If you are a victim of blackmail or sextortion, let me explain why you are in the right place and found the best person to help you. My name is Frank M. Ahearn, I am a global privacy consultant, blackmail expert, and author of The New York Times Bestseller, How to Disappear. For most of my career, I have been helping people with unique, extreme, dangerous, and difficult issues, like stalking, violence, online blackmail, and relationship blackmail. I understand the importance of discretion, which is why I work alone; therefore, your secret is my secret, and no one else's.
If caught up in a blackmail situation, you need to go dark by shutting down your social sites or making them as private as possible. However, do not block the blackmailer; if you do, they might contact family and friends, so by keeping in contact, you maintain control. What is key is knowing what the criminal knows about you. Do they have your real name, email address, and mobile number? If so, do any of those pieces of information accurately identify you? Meaning, can the data lead to family, friends, work, or social sites? If so, it puts you, your family, and career at risk.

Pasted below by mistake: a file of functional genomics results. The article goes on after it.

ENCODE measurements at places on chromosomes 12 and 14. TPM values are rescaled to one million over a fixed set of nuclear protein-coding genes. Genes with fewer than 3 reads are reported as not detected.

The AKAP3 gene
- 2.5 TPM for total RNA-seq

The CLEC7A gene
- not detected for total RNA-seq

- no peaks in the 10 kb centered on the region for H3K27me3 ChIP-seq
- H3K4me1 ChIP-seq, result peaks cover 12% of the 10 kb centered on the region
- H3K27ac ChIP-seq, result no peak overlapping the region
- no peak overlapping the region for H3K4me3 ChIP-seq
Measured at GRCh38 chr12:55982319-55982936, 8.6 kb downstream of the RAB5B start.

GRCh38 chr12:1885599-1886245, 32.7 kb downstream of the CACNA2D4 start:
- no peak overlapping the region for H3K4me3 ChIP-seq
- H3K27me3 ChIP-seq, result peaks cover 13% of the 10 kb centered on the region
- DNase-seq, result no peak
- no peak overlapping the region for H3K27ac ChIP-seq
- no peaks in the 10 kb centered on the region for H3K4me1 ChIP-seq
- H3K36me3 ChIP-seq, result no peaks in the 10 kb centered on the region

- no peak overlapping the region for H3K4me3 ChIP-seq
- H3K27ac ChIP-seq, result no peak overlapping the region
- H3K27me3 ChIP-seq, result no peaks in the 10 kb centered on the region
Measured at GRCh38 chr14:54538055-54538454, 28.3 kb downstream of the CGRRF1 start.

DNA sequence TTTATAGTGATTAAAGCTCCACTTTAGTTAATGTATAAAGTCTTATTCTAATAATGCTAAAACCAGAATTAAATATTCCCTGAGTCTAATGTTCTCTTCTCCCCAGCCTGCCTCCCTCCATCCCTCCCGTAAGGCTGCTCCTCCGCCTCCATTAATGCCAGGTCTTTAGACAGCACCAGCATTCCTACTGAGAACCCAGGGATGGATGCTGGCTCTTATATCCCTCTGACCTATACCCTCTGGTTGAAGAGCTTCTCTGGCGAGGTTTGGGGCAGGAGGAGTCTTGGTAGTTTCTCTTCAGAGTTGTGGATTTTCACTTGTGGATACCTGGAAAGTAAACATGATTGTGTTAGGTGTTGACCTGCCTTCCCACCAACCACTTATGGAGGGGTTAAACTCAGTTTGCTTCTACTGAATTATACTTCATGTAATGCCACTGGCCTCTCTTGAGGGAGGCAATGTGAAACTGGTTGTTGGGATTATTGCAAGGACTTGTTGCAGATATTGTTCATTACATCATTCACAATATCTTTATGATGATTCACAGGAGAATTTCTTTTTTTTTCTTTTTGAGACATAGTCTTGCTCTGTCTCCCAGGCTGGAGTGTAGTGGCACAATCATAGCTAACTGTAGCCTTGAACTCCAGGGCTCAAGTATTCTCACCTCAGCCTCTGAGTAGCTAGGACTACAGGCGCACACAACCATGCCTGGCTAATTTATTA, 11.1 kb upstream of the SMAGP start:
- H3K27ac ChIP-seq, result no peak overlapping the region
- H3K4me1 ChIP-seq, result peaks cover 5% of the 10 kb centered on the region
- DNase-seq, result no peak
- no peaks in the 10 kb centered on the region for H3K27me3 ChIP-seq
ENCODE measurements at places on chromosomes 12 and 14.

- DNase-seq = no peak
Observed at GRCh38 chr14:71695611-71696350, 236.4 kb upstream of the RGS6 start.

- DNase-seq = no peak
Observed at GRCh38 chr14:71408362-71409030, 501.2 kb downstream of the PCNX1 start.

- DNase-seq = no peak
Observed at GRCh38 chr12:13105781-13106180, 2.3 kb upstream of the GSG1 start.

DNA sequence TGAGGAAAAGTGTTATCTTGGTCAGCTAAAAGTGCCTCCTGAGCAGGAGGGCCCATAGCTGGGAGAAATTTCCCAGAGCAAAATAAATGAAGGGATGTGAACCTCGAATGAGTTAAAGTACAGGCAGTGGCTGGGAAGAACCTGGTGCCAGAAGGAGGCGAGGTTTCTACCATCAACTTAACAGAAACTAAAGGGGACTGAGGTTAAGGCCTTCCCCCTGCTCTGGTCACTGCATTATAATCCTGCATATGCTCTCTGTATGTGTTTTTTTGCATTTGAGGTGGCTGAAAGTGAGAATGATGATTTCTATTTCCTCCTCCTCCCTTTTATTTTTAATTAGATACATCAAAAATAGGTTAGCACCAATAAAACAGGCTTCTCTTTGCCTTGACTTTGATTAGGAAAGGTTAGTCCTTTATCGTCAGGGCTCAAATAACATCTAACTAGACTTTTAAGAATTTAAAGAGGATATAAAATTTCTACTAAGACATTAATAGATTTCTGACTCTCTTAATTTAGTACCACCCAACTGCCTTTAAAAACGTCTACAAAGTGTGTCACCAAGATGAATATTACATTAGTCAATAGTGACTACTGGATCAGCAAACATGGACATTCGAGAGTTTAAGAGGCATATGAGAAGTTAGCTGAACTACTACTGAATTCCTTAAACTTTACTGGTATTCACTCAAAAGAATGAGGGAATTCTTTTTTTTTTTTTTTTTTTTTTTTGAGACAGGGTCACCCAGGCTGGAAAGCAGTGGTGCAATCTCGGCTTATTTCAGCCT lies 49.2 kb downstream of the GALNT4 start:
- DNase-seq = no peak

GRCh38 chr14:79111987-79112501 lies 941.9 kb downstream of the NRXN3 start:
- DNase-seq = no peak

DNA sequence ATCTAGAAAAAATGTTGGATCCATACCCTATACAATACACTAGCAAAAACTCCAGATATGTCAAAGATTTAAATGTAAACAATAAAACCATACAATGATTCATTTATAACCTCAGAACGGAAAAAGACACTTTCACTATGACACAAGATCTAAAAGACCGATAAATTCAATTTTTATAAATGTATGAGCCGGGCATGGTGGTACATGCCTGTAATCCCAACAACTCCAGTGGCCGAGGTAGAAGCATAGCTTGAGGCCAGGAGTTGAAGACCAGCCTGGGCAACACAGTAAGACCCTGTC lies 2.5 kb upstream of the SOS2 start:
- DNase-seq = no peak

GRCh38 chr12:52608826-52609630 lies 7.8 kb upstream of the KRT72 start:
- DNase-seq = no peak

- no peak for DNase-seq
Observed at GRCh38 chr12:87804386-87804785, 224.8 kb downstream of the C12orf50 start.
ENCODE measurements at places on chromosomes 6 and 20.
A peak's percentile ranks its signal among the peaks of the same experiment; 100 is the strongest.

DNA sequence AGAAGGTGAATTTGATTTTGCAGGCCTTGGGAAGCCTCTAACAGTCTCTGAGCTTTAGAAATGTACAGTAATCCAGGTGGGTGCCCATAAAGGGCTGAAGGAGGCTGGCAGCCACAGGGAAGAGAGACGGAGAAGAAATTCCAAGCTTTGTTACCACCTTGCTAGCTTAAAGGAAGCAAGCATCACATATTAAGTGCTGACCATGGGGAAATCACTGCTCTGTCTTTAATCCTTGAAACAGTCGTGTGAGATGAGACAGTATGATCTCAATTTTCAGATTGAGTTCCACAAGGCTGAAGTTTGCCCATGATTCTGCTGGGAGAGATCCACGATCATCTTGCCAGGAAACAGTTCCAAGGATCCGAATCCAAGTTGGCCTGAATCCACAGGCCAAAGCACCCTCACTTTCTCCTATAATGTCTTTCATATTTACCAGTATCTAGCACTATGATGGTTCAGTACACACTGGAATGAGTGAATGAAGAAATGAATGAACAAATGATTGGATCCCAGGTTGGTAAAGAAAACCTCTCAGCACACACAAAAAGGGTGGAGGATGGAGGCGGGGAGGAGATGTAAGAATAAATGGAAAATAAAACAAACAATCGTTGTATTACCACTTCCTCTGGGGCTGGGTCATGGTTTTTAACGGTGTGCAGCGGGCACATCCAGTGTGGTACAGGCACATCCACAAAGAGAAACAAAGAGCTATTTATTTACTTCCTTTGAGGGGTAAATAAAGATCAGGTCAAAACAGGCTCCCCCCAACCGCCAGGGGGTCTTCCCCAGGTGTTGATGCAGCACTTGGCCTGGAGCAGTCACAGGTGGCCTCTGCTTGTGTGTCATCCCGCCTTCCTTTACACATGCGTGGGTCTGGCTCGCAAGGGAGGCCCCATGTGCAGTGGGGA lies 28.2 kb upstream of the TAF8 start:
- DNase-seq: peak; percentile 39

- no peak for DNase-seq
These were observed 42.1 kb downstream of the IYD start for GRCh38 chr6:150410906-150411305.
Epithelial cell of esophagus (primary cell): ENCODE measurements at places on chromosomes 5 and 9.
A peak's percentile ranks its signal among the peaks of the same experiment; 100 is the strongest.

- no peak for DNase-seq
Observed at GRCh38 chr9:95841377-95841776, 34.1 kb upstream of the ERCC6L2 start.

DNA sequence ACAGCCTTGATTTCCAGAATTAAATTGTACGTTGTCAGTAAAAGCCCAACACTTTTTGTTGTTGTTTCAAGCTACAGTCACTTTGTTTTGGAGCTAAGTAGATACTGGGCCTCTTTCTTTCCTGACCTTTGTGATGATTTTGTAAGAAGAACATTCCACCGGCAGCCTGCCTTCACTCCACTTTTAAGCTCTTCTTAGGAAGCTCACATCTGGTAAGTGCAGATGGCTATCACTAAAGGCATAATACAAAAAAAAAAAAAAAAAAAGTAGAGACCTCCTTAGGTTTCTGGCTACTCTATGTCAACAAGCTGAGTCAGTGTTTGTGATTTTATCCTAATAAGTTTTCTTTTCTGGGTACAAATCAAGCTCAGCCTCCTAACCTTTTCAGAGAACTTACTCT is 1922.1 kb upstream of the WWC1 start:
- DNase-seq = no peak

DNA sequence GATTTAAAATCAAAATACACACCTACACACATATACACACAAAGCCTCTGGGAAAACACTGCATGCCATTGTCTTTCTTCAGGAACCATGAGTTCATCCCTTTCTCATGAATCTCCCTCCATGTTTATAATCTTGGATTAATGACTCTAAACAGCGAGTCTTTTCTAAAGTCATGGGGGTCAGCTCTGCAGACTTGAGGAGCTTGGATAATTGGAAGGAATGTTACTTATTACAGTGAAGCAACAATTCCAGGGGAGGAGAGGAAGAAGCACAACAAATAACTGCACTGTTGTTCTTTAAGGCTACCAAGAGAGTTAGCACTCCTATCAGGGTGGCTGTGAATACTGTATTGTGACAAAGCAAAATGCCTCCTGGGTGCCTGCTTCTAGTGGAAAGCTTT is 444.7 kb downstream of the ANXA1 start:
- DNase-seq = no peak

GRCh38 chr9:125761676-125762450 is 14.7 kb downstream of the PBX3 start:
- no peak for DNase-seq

Blackmail is like a game of chicken, he who flinches first loses. They want money, and you do not wish to be exposed. The power in blackmail is the money; if you pay, you become powerless and will be further victimized. Sending money is not just paying off the blackmailer but also supplying more information about you. If they never had your email, and you used PayPal to pay, they now have your email, and possibly name and address. If you used a money transfer service and took a photo of the transaction and sent it to them, they now have your name and address. The same goes if you paid via a wire transfer. In "relationship blackmail" where you have been involved with a person, past payments are used as leverage.
The important questions are what to do about blackmail and who to call. Some think, law enforcement but unfortunately, that is useless. Most will tell you to ignore, which is extremely irresponsible advice. Ignoring will make a blackmailer angry, which is a time bomb waiting to expose. It risks your content going live without your knowledge, and possibly someone you know finding. Depending on the privacy laws, your police report could become public record.
Online blackmailers do not usually expose; they harass and stalk to extract money. They would rather keep the content private and continue to extort funds. That is not to say some will not expose; in fact, they might send a photo to a spouse as leverage, stating the next one is to your work. The various sextortion groups operate in different ways, so it depends on which ones snared you.